- Testing new configurations in a Sibling (same level) Organization group
- Testing new configurations in a Child Organization group (overriding or replacing)
- Using a spare paid (non-free) license for testing in a UAT environment
- Purchasing additional "Free" licenses for testing in a UAT environment
My point is this, Apple gives you a great deal of flexibility to move devices and app/book licenses around. Combine this with the multi-tenancy (Org-Group Heirarchy) of Workspace ONE and you get a great deal of flexibility for testing app or device deployment changes without "testing in production". That is, unless you firmly believe in YOLO'ing your UEM environment... (NOT recommended!)
Best Practices for Workspace ONE
Define Multiple Customer-Level Administrators
As a best practice, you should never have a single UEM admin user at the top of your Workspace ONE org structure. I would recommend having at least two (one of which is the manager of the UEM Admins) and if possible keep them geographically distributed (for business continuity). That said, having folks with access isn't enough. Create documentation on how to revoke admin privileges and create new admin accounts. Keep this documentation readily available in case of emergency (or if you have a place to store business continuity documention, keep it there).
Define Additional Support Contacts
Work with your sales reps to ensure there are multiple contacts in your organization that can open support tickets. You don't want to wait for a major outage to then discover there's noone listed as a valid support contact with VMware support.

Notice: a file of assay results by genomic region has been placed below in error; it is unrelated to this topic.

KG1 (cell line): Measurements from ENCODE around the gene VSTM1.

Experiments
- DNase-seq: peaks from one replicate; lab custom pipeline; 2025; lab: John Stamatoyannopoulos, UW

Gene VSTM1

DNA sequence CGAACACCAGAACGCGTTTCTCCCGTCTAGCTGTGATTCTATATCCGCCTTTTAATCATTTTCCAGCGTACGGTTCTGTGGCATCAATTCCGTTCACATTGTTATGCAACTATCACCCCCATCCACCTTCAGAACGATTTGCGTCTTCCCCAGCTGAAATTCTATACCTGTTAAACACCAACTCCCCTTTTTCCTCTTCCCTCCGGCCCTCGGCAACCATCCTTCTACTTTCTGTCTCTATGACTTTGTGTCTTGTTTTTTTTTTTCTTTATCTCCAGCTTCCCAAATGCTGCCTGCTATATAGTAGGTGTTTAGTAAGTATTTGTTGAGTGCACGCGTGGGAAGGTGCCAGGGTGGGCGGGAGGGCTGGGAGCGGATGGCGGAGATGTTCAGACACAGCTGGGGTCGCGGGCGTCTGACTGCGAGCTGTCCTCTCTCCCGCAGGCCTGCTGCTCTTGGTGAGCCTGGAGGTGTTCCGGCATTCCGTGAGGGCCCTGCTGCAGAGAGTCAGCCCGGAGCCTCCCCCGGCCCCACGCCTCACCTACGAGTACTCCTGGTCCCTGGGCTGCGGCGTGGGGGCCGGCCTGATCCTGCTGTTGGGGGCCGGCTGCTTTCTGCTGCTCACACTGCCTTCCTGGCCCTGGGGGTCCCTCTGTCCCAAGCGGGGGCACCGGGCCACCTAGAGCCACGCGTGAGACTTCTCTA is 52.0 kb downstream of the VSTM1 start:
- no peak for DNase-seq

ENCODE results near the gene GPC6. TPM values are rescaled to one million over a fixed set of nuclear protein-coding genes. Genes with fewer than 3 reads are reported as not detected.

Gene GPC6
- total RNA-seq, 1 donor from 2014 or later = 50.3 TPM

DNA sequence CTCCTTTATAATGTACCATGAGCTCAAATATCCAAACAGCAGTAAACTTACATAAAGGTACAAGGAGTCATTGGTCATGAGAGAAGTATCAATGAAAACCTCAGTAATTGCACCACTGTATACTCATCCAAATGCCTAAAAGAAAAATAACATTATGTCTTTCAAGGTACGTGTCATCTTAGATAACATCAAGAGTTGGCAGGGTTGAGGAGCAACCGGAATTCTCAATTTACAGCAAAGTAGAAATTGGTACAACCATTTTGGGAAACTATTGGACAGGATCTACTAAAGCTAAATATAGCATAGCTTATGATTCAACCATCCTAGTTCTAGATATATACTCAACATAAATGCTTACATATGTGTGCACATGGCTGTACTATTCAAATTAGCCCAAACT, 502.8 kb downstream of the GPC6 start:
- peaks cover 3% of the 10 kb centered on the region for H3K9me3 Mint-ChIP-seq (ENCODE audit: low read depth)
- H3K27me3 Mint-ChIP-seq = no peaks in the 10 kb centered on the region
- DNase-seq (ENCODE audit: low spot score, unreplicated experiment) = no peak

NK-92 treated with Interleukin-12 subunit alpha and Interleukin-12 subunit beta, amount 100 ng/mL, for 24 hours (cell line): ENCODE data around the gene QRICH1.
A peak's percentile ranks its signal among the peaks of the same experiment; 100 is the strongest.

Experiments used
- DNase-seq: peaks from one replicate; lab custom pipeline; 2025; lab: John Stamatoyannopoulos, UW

Define a Basic UEM Admin Recovery Account
It may be tempting to force all your admins to log in with corporate directory-based credentials, but it is critical to maintain at least one basic (non-directory) account in UEM. If you experience an issue with your directory integration, you would not be able to make any corrections to the configuration in UEM without a non-directory user available.
REMEMBER: The Basic UEM admin account should still point to a real email address (or distribution list) in the case of password resets and notifications.
Encourage Custom Apps for iOS
If you're an organization that develops enterprise iOS apps and signs them with Enterprise (In-House) signing certificates, I strongly recommend moving to Custom Apps. I've seen many times in the past where an organization runs into a fire-drill when the provisioning package for their Enterprise iOS app expires and they need to find the correct iOS app developer who can create the new provisioning package for the UEM administrator. Custom Apps eliminate this headache. Yes, it may require some process changes for your developers and require some coordination with you for the app purchase in ABM, but it is the way forward.
I'm sure over time I'll think of more to add to this list, but I wanted to make sure I got some of these ideas in my head down on "paper." Please feel free to add a comment below if you think I've missed something.